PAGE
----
January 15, 2024, 7:40 p.m. ET
January 15, 2024, 7:40 p.m. ETBob Odenkirk and Rhea Seehorn in “Better Call Saul,” which ended in August 2022 but is up for multiple Emmys on Monday night.Credit: Greg Lewis/Sony Pictures Television
Nominations for the 75th Primetime Emmy Awards were announced on July 12. Two days later, members of SAG-AFTRA joined the writers on the picket line. This double strike, which was finally resolved in November, resulted in the Emmys being moved from a September date to Monday night. That means the Emmys, which often come late, will really jump ahead this year for the 2023 ceremony.
On the one hand, they will be awarded in 2024. And since the Emmy eligibility window goes back to the old fall-spring broadcast schedule, the series to be honored on Monday night had to have aired between June 2022 and May 2023. That means some of the nominated series premiered about 19 months ago, and it also creates a strange dissonance between last week's Emmys and Golden Globes.
For example, the FX series “The Bear” dominated the musical or comedy category at the Globes – it won best series, star Ayo Edebiri won a Globe and so did the series' newly minted lead, Jeremy Allen White, as Carmy. This was White's second Globe, and that's because these awards, which adjust eligibility based on the calendar year, recognized the second season of the stressful comedy, which aired last June. But the Emmys are still stuck in the even more stressful first season, with a Carmy who works out less.
What does it mean to give awards to shows that ended their run so long ago? Such delays have become more common in recent years due to the coronavirus pandemic, which delayed various editions of the Grammys, Oscars and Golden Globes for months. The 2020 Tonys have been postponed for more than a year. But in the context of television, which continues to produce show after show and season after season even though the picket lines were full, these shifts can seem more confusing and acute.
“House of the Dragon,” which premiered in August 2022, is nominated for eight Emmys, including outstanding drama series. (Most of the other nominations were in the design categories; the show won for best fantasy or science fiction costumes.) There was a time when this Game of Thrones prequel dominated online discourse. (Remember the Negroni sbagliato? Maybe not.) But “House of the Dragon,” which won best drama at last year's Golden Globes, aired its final episode nearly 15 months ago and has barely been aired since still mentioned.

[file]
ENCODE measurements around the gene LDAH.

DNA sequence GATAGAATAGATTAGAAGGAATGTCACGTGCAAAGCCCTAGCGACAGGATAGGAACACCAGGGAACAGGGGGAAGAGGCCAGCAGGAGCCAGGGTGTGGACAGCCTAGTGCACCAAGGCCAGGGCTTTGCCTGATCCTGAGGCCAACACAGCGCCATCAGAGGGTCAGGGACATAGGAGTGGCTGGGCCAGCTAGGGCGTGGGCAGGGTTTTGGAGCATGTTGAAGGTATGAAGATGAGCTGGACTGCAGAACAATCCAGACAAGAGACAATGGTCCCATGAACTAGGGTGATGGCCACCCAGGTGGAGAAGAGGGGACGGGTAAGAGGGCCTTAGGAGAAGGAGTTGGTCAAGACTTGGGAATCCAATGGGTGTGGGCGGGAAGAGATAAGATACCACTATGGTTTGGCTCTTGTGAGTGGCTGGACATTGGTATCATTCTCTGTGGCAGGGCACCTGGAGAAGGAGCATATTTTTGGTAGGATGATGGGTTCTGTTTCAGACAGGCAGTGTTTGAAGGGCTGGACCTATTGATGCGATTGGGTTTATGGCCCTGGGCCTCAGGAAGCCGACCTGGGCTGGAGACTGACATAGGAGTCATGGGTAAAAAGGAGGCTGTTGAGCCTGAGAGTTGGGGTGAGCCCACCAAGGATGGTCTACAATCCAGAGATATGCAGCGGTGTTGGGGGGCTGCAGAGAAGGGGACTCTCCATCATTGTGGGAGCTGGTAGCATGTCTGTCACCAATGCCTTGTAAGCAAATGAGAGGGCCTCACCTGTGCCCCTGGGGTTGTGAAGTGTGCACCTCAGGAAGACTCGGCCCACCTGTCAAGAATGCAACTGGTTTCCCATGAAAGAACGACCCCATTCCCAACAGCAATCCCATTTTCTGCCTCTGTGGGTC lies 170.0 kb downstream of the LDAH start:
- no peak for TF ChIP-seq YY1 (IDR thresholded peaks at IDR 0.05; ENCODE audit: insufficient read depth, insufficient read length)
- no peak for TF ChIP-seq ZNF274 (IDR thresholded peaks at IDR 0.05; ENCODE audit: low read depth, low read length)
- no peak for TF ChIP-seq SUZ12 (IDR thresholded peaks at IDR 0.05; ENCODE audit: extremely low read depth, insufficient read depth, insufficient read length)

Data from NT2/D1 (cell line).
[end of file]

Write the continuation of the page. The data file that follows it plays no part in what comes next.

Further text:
Voting for the Emmys took place in August 2023, when some shows had already moved far into the background. That was a year after the final episode aired of “Better Call Saul,” which has been nominated for 53 Emmys in its six seasons but has yet to win one. On Monday evening, stars Bob Odenkirk and Rhea Seehorn will compete for best drama, screenplay and acting.
“Dead to Me,” which earned Christina Applegate a nomination for outstanding actress in a comedy series, also wrapped more than a year ago. The Emmys will consider Season 5 of “The Crown” when Princess Diana is still alive, rather than the already completed (and Globe-winning) Season 6, in which she is absent from most episodes. Similarly, the Emmys judge the second season of Only Murders in the Building – since then there have been more murders and an entire musical. And how many more meals has “The Bear” served since the first season was released in June 2022?
Television moves quickly. Awards are slower units and the algorithms always suggest something new. Many viewers may now be wondering: “Better Call”… who? “Dead to”…what? Let's hope that at least the people in the theater have good, long memories of it.